What you’re reading
Jay Byers, CEO of the Greater Des Moines Partnership, is reading “The Third Wave: An Entrepreneur’s Vision of the Future,” by Steve Case (Simon & Schuster, 2016): “Case provides leaders with valuable insights on how to thrive in the rapidly evolving digital world. He also makes a strong case for the ‘Rise of the Rest,’ providing hope and guidance for emerging startup ecosystems like we are collectively building in Central Iowa.”
Weinhardt & Logan attorney Mark Weinhardt is reading “The Bully Pulpit: Theodore Roosevelt, William Howard Taft, and the Golden Age of Journalism,” by Doris Kearns Goodwin (Simon & Schuster, 2013): “While the book is fundamentally about change—the rise of the Progressive movement around the turn of the last century and its reliance on investigative journalism—it also teaches how much doesn’t change: The discussions on both sides of the issue of income inequality 115 years ago sound exactly like today.”
Weinhardt recently finished “The Simple Art of Murder,” a collection of 1930s and ’40s detective stories by Raymond Chandler (Houghton Mifflin, 1950): “Intricate and intermittently violent plots aside, I could read such work all day for descriptions like this: ‘The girl slept on, motionless, in that curled-up looseness achieved by some women and all cats. Her breath made no slightest sound against the vague murmur of the radio.’ ”
Sherry Gupta, executive director of CultureALL, is reading “Whistling Vivaldi: How Stereotypes Affect Us and What We Can Do,” by Claude M. Steele (W.W. Norton & Company, 2010): “I love this book! It reveals so much about my life, interactions and passion for the work we do at CultureALL. Written by a social-psychologist academic and researcher, the narrative methodically unfolds how our assumptions about other people—and their assumptions about us—alter behaviors and shake our intellect. The research and revealing personal stories illuminate how to change our social environment and create a fundamental belief in inclusion.”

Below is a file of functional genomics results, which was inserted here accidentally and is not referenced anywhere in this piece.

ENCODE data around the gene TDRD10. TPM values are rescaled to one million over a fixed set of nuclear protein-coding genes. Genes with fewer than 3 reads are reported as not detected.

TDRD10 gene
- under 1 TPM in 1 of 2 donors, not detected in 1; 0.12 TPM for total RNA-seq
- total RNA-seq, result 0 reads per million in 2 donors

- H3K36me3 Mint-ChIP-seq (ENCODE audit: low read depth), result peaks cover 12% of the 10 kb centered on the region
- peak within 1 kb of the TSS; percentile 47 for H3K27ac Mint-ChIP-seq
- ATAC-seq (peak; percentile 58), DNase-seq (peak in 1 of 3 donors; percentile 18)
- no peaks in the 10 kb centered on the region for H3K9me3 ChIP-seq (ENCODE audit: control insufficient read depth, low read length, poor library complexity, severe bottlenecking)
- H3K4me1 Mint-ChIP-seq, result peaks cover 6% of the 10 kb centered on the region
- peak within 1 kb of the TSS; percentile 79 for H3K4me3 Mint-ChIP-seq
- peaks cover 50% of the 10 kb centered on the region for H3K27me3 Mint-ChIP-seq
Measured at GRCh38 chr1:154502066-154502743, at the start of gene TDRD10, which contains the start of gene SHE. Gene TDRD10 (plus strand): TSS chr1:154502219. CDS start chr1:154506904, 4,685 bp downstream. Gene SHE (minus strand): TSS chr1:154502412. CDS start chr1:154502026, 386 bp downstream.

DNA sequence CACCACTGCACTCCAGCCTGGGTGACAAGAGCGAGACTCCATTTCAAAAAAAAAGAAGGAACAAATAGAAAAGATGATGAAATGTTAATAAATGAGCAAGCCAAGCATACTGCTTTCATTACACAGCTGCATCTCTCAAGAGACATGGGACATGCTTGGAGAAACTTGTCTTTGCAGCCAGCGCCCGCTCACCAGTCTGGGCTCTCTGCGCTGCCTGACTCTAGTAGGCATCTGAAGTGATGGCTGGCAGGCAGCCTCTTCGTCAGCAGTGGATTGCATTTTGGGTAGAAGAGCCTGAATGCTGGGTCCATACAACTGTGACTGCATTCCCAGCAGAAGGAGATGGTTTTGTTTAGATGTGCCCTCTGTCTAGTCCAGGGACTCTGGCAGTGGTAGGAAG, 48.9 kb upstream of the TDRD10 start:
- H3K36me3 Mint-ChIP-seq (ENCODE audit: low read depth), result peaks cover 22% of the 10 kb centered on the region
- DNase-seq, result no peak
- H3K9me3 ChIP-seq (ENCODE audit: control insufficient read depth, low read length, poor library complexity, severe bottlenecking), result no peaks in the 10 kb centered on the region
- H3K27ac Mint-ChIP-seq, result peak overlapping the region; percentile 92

What are you reading and what do you think about it? We’d love to know! Email us at firstname.lastname@example.org. Your book and comments may appear in our next issue.
… what’s sure to be a dynamic concert when Manhattan Transfer and Take 6—two of the most innovative and acclaimed a cappella groups in pop music history—perform together at Hoyt Sherman Place Nov. 5. With a total of 20 Grammy Awards between them, they cover a range of genres, including jazz, swing, gospel, pop, and rhythm and blues.
“Civic Music is all about bringing legends and rising stars to Des Moines, so when we learned that these two groups were touring together, we jumped on it,” says Peter Stevenson, executive director of Civic Music Association, which is presenting the concert. “Manhattan Transfer and Take 6 are masters of vocal performance. Their tight, crystal-clear harmonies are a joy to hear. It’s going to be a concert with a lot of variety, delivered with a ton of energy.”